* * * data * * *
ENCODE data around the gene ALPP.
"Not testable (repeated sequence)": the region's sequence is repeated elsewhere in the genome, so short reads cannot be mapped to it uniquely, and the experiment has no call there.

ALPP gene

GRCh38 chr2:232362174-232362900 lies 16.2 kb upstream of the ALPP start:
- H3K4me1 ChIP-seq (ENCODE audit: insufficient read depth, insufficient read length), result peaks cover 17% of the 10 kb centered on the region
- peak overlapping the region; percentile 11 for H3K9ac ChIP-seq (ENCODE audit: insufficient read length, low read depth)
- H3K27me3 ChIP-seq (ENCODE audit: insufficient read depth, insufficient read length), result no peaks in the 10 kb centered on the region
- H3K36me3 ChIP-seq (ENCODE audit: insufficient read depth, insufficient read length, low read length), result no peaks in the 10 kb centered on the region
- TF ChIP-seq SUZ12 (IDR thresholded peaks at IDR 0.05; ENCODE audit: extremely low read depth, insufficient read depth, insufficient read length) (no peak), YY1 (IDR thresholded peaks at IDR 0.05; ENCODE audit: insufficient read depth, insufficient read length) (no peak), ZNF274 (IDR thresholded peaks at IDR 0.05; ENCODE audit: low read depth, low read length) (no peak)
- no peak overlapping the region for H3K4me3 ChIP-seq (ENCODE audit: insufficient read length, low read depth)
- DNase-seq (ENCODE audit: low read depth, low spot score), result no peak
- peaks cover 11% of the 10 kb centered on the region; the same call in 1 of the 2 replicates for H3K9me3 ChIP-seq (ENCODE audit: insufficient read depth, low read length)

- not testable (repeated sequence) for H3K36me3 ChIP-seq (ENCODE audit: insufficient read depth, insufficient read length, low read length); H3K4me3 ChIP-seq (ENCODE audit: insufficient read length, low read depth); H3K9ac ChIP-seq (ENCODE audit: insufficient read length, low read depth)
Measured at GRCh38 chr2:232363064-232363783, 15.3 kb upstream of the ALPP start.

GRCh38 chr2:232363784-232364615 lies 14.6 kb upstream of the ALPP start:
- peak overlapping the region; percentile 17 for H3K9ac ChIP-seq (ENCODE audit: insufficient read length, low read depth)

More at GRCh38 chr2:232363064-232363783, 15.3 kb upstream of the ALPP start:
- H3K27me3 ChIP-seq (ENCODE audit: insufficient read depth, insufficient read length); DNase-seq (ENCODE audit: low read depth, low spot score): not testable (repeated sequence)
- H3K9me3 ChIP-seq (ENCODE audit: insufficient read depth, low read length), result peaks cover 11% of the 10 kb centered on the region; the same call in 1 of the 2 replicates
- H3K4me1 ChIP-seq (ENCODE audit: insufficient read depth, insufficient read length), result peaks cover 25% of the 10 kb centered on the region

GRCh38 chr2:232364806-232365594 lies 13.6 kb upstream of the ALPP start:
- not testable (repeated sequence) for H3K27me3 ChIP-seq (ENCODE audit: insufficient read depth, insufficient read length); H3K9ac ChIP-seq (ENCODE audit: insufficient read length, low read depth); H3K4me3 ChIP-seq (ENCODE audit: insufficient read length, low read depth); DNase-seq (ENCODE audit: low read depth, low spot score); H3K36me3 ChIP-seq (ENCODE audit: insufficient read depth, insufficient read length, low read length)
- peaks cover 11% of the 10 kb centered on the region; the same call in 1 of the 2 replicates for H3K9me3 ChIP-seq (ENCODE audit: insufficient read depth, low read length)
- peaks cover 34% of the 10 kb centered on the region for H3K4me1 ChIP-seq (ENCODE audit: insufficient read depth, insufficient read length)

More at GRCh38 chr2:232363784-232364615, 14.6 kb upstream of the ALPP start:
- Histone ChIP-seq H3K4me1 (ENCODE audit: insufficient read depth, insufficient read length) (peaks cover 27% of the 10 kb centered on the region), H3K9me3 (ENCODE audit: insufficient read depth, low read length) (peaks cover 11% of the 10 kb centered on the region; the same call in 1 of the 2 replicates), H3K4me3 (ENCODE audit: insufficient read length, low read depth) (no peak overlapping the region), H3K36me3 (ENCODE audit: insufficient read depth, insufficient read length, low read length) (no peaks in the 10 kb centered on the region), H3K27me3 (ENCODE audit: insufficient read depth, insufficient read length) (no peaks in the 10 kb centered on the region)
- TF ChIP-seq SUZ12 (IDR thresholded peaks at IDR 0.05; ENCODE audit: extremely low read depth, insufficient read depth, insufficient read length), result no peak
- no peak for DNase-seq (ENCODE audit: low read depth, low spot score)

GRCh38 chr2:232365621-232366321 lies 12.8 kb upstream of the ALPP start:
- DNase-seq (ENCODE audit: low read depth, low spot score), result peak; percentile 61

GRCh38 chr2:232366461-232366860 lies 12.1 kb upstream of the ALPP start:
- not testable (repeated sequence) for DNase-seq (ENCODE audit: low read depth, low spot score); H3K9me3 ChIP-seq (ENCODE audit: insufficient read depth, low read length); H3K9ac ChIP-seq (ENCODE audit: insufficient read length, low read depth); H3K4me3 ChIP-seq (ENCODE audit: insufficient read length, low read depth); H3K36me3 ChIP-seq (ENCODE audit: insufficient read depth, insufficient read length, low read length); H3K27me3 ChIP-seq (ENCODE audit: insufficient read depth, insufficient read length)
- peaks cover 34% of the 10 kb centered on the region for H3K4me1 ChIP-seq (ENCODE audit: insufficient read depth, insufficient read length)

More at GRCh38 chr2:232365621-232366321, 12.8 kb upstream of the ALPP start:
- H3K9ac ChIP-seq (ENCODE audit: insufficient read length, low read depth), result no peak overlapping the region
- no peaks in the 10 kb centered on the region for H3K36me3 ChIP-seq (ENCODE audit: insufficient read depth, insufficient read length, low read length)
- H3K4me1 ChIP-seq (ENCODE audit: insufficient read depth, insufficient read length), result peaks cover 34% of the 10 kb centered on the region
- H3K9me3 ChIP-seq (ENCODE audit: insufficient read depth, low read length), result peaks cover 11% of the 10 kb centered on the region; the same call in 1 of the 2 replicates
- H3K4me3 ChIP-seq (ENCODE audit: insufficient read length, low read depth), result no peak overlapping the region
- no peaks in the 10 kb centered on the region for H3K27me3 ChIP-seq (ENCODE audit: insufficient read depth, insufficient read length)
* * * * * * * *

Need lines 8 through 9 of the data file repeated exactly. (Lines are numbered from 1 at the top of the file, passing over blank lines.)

- H3K36me3 ChIP-seq (ENCODE audit: insufficient read depth, insufficient read length, low read length), result no peaks in the 10 kb centered on the region
- TF ChIP-seq SUZ12 (IDR thresholded peaks at IDR 0.05; ENCODE audit: extremely low read depth, insufficient read depth, insufficient read length) (no peak), YY1 (IDR thresholded peaks at IDR 0.05; ENCODE audit: insufficient read depth, insufficient read length) (no peak), ZNF274 (IDR thresholded peaks at IDR 0.05; ENCODE audit: low read depth, low read length) (no peak)